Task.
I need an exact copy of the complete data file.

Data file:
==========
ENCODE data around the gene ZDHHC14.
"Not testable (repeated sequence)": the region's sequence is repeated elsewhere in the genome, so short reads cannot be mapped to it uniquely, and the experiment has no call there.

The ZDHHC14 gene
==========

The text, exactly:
ENCODE data around the gene ZDHHC14.
"Not testable (repeated sequence)": the region's sequence is repeated elsewhere in the genome, so short reads cannot be mapped to it uniquely, and the experiment has no call there.

The ZDHHC14 gene